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Compassion International, India


I can’t wait to tell you more.

But tonight, I am so emotional I don’t think I could do it justice.

Let’s just say it was an amazing day.

And once I have a chance to process this…

I will be happy to tell you all about it.

In the meantime, click here to sponsor a child.

That is, if you really believe it will make a difference…

Please pray for our safe travels tomorrow evening…we have been filled to the brim with the Lord’s goodness. I will be forever changed by this, and rarely have I found myself so honored to be a part of something like Compassion.

I will leave you with a quick video my roomie Anne filmed-the woman speaking is named Jaiashree, and she is the one who has been with us all week, inspiring us with her faithfulness in the midst of such desperate conditions.


Compassion International, India

I Have Been Ridiculed and Lied To.

In the event that you are following Melissa’s writing, you will know that Pete had a hard day yesterday. He was having some, ummm, digestive issues and pretty much passed out on one of our home visits. Which would be really sad to me had it not been for the fact that a few nights earlier, he had reveled in the fact that he could pump out a post in approximately two and a half minutes. He spent the remainder of the 5 hours in the conference room mocking me and Melissa for taking so long.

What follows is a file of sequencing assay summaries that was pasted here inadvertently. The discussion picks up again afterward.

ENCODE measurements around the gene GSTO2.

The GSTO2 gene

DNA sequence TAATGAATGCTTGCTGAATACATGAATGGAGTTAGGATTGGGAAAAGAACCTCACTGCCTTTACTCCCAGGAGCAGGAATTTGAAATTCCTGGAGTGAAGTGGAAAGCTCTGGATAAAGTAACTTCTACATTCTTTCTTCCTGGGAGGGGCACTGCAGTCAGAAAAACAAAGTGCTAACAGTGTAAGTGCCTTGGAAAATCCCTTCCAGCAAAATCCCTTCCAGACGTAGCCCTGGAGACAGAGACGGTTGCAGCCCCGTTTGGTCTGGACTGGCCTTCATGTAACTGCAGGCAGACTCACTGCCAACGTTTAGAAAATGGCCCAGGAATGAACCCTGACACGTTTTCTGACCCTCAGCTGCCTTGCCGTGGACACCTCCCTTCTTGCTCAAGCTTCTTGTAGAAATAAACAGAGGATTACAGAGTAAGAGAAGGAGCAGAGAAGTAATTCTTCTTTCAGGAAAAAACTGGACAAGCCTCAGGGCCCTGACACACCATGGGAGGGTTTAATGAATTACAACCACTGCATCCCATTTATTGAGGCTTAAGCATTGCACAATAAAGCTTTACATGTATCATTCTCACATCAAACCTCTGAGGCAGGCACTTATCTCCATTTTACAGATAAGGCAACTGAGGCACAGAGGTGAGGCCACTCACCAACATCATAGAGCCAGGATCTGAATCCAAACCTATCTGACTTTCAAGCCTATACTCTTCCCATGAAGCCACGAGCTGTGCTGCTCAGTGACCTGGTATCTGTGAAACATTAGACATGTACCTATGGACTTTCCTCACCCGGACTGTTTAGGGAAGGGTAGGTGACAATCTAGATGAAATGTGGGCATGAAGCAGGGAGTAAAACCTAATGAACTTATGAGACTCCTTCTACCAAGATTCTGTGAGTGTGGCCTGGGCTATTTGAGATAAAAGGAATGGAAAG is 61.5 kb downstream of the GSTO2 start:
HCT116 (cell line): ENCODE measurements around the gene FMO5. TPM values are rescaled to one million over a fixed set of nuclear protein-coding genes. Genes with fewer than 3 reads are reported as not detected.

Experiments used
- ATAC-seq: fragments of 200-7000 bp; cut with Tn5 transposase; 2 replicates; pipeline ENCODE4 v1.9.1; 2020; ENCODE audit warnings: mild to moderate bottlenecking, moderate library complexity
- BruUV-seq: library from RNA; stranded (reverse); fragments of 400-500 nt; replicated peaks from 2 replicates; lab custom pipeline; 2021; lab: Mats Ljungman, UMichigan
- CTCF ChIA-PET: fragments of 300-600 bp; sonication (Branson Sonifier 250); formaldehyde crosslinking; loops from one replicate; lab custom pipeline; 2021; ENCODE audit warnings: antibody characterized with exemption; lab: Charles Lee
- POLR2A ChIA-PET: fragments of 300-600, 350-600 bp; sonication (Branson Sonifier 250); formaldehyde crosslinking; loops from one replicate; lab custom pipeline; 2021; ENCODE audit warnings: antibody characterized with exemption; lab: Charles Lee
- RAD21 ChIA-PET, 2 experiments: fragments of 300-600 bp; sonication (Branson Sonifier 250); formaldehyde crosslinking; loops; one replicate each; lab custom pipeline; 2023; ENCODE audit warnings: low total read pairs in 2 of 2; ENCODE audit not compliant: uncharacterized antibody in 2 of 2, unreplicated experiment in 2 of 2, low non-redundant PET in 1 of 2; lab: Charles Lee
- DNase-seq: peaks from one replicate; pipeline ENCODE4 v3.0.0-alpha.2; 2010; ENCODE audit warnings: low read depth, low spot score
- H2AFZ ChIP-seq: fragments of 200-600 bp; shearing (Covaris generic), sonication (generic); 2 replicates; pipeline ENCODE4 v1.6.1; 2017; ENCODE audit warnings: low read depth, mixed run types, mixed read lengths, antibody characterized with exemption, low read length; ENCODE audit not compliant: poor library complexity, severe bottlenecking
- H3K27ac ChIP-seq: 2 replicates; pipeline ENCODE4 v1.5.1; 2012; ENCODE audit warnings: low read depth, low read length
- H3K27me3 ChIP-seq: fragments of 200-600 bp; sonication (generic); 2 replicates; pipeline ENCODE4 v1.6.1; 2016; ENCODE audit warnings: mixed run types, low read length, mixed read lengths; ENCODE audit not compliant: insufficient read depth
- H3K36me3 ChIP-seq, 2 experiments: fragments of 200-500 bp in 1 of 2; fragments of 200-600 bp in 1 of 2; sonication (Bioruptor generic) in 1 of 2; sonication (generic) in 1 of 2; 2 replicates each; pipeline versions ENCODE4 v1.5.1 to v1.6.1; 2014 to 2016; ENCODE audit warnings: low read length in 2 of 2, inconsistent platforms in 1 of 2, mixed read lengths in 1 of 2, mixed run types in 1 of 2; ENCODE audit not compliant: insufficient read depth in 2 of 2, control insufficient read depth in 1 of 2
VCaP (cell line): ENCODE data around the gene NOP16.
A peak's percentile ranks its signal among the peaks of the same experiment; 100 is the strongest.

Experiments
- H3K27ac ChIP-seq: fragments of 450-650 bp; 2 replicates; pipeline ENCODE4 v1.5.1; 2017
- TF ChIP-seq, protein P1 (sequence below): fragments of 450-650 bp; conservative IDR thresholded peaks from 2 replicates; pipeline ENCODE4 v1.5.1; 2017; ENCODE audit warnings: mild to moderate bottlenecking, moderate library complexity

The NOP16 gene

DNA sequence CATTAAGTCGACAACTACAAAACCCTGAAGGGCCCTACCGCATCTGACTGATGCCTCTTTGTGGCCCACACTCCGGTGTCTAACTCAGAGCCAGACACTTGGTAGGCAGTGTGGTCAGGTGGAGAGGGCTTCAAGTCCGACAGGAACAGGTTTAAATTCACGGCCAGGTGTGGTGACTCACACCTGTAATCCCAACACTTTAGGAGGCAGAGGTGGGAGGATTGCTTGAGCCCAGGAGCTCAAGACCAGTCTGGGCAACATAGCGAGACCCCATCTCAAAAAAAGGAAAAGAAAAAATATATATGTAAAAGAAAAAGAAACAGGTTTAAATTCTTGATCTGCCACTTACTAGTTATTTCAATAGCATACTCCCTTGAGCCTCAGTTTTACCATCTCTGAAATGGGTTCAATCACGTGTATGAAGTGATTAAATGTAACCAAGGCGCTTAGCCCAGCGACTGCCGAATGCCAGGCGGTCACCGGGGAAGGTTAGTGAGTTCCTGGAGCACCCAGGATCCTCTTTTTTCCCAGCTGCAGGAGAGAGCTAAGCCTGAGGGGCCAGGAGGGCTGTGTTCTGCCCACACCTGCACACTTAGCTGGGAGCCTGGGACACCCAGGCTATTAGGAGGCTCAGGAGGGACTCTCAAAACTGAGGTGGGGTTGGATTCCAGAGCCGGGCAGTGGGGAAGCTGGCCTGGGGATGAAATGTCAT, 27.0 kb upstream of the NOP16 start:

In fact (and feel free to contact him directly if you would like to address this), he told me that if I didn’t “write posts that were 50,000 words long,” it wouldn’t take me so long. I shot him a dirty look and listened to him tap what I refer to as his “Teen Wolf” fingernails on the table while saying, “Seriously. Do y’all think India makes our fingernails grow faster? I mean this is crazy!”

Melissa and I continued to work like good students while Mr. Wilson flashed his dimples and sang “Tally-Ho” for the 400th consecutive time.

Not that insulting me and then getting violently ill were related.

But it is possible.

And as if that wasn’t enough, Shaun Groves had given this whole spiel about how “Compassion is making a difference….” and “Compassion is saving lives…”

He led me to believe that an organization could transform an impoverished community simply by relying on the body of Christ to support the cause. He tricked me into leaving my family, traveling for 20 hours, and riding a rickshaw which will heretofore be referred to as the “deathtrap on wheels.”